NASCAR’s WISE Power 400 Qualifier Gets Messy – Press Enterprise

FONTANA — A freeway sign on the 210 Freeway just west of the 15 Freeway read, “Gusty Winds Ahead.” It was a warning to motorists, but it could also have served as a warning to NASCAR drivers and their crews working nearby took part in competitions.

Another warning sign specifically for the NASCAR folks could have read: “Next Gen cars ahead.”

Morning winds of 30 to 40 mph combined with the apparent difficulty of adjusting to NASCAR’s redesigned next-gen cars turned Saturday’s Auto Club Speedway into crash city.

Another reason for the many accidents and spins on a clear, cool day may have been the fact that this location hadn’t hosted a NASCAR race in two years due to last year’s pandemic-related cancellation.

The glitches started with the morning Cup Series practice sessions and continued throughout the midday qualifying session.

Austin Cindric, last weekend’s surprise winner of the Daytona 500, survived to take pole for Sunday’s WISE Power 400. He secured first qualifying spot on Saturday by completing the two-mile course in 41.266 seconds at an average speed of 174.647 mph.

Sunday’s race, scheduled for 12:30 p.m., is only the 10th Cup Series race for the 23-year-old from Mooresville, NC, so he’s considered a rookie. A win at Fontana would go a long way in showing that he is more than a one-race wonder.

It’s been a pretty turbulent week for Cindric. The highlight was a congratulatory post-Daytona voice message from the legendary AJ Foyt. Fifty years ago, Foyt, who raced at multiple circuits, won the NASCAR Winston Cup Miller High Life 500 at nearby Ontario Motor Speedway.

“I will copy and save this message to a hard drive,” Cindric said.

Cindric was brought back Monday morning when he checked his mail and found a jury summons.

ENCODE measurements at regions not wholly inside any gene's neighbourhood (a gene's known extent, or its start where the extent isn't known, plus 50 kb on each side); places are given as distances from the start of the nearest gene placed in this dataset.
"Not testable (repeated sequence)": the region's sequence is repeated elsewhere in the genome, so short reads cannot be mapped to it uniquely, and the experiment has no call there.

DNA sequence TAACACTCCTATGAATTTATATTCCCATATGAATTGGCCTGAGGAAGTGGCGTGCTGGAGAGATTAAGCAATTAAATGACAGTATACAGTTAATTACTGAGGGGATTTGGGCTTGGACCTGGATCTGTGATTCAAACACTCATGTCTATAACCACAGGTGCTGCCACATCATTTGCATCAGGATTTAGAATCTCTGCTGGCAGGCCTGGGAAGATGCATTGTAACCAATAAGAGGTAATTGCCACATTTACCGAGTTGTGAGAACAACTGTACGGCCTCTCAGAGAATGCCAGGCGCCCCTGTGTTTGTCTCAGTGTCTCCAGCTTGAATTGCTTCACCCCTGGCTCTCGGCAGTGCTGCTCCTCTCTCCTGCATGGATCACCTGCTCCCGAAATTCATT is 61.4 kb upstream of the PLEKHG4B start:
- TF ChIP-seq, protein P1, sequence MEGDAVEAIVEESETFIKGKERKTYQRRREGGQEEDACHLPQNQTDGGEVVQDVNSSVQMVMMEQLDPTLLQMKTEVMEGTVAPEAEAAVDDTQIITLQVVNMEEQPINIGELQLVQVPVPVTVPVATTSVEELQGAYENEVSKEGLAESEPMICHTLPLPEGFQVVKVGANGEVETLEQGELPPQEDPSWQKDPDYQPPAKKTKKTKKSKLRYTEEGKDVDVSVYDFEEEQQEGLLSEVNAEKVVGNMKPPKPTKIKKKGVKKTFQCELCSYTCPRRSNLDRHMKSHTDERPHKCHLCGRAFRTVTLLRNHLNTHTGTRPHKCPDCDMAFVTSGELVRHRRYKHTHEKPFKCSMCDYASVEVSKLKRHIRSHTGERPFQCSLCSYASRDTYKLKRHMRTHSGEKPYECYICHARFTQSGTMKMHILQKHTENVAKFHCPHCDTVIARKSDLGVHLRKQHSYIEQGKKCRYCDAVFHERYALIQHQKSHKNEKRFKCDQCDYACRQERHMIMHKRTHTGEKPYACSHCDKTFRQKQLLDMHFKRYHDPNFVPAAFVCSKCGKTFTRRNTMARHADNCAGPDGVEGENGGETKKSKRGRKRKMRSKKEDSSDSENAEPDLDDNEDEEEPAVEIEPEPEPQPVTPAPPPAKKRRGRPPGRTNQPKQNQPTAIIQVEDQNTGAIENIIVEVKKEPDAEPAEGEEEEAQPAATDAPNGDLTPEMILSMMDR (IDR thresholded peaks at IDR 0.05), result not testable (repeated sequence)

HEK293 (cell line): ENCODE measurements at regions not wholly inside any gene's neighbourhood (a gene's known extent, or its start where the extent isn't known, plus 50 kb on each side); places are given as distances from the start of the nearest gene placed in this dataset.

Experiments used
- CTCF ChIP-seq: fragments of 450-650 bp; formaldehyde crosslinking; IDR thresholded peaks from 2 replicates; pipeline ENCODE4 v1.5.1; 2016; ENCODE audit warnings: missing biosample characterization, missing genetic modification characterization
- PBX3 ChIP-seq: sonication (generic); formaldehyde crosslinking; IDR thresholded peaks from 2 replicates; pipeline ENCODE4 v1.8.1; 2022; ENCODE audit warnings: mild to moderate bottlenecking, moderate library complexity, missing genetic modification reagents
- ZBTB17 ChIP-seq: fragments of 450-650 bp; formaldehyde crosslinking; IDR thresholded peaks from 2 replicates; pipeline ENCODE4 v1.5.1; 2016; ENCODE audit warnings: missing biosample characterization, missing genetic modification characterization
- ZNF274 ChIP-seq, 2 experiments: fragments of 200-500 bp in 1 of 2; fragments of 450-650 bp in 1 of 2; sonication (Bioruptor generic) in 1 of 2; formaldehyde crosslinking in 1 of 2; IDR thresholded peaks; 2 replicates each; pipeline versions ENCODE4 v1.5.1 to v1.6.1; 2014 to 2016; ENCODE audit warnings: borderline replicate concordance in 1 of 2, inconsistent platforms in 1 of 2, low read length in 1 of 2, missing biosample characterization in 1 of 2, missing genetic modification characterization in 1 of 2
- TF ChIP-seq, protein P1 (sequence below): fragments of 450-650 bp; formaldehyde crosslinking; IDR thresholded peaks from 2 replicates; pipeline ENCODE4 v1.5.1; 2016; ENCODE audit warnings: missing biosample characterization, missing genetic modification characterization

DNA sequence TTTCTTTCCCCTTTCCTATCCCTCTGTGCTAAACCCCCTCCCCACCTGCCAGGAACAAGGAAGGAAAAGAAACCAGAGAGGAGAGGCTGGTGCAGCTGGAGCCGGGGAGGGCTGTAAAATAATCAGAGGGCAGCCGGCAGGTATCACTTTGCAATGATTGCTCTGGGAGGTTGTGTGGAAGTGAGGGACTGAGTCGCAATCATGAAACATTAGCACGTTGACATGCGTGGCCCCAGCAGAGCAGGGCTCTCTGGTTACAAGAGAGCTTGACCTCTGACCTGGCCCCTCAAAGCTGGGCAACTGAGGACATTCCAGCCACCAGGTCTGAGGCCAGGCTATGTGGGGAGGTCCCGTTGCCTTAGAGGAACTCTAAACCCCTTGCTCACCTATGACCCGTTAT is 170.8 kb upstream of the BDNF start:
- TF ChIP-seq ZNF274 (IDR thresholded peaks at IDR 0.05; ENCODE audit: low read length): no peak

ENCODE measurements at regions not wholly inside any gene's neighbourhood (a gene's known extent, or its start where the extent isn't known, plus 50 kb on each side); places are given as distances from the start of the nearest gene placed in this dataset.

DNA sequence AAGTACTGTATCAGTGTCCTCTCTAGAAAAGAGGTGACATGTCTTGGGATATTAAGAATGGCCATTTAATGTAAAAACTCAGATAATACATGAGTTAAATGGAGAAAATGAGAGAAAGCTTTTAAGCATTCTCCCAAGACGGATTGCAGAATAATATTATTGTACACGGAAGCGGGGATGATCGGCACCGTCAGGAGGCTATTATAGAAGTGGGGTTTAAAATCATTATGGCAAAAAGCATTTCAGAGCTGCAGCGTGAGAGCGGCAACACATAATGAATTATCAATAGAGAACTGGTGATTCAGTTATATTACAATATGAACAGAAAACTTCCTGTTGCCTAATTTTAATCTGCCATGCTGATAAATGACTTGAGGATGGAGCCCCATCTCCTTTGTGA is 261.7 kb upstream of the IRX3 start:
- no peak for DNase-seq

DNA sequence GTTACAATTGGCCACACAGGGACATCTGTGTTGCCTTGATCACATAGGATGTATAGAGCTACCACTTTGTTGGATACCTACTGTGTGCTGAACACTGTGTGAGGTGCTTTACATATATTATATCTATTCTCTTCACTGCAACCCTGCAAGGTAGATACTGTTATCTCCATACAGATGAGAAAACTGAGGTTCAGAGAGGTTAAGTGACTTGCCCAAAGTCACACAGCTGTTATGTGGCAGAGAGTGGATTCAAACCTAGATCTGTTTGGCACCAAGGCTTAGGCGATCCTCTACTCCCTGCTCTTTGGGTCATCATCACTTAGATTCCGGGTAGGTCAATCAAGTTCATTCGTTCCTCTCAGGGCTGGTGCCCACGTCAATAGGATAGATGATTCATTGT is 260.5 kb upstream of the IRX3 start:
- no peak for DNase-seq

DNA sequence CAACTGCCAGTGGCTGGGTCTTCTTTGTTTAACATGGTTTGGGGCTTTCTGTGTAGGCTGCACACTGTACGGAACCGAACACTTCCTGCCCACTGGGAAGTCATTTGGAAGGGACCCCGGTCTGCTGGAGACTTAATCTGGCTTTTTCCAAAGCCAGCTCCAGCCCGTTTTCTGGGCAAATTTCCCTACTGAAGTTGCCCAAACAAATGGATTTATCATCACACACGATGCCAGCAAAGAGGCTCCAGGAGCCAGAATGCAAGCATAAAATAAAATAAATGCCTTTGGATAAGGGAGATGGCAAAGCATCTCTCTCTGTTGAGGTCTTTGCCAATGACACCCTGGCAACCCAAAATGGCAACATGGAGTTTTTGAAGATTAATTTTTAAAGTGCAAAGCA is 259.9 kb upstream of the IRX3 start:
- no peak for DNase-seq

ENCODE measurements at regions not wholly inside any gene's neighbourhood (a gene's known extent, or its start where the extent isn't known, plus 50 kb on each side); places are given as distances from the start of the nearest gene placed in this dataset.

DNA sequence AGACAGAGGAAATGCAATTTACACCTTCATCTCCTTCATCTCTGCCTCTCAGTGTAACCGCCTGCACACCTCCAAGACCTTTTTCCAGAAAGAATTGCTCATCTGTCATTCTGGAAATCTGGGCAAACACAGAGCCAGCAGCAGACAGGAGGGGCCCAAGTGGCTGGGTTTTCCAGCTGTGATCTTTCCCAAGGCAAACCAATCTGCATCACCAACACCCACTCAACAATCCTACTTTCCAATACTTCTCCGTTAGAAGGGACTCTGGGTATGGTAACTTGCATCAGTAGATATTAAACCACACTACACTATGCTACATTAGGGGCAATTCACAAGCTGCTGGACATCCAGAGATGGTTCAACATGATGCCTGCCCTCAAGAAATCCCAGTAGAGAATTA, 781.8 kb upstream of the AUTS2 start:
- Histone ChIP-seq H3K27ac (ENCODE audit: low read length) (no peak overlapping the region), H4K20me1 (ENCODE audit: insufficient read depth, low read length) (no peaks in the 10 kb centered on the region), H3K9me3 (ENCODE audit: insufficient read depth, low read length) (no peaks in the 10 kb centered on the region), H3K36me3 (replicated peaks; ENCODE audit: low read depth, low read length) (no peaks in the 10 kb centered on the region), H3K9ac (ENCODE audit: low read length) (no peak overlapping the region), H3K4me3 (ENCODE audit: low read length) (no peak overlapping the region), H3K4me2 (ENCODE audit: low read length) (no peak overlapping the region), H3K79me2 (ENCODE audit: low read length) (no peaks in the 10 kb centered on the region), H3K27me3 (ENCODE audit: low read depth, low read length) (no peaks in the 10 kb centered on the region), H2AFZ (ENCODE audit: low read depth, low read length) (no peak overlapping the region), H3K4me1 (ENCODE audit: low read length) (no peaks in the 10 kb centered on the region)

“I’ll try to get out of there,” he laughed. “I hope being a NASCAR driver works.”

For NASCAR die-hards who like stats, Cindric is only the third driver to win the season-opening Daytona 500 and pole for the following weekend’s race. The others are Logano (2015, Atlanta) and Jamie McMurray (2010, Auto Club). And Cindric is just a rookie.

When asked what it’s like to be called a Daytona 500 champion, Cindric said, “I smile every time someone says that.”

However, the topic of the day was the next generation cars and all the glitches.

“I’ve never talked to myself that much before doing a qualifying run,” said Cindric. “After seeing all the problems and mistakes, you have to go through everything in your head.

“I had two good runs (around the track) so I was pretty conservative on my third run.”

Eric Jones, the No. 2 qualifier, said: “I was nervous before I even went to practice seeing the guys out there making mistakes.”

Speaking of the new cars, Jones, 25, of Byron, Michigan said, “They’re just so challenging. It’s really an unknown. The driving style is 100 percent different.”

Bakersfield veteran Kevin Harvick didn’t even complete a practice lap before spinning and hitting the wall at Turn 4. Soon after, on his second lap, Ross Chastain hit the wall at Turn 4 while Chris Buescher was spinning at the same time. Turn 4 was suddenly a disaster corner.

Subsequent spinouts, including one by Daytona 500 runner-up Bubba Wallace, delayed qualifying by half an hour.

Brad Keselowski spun at Turn 2 in the second qualifying session and then emphatically refused to have his car towed. He wanted it transported on a rollback truck. Keselowski, also a team owner, tried to avoid further damage to his car due to a lack of parts inventory.


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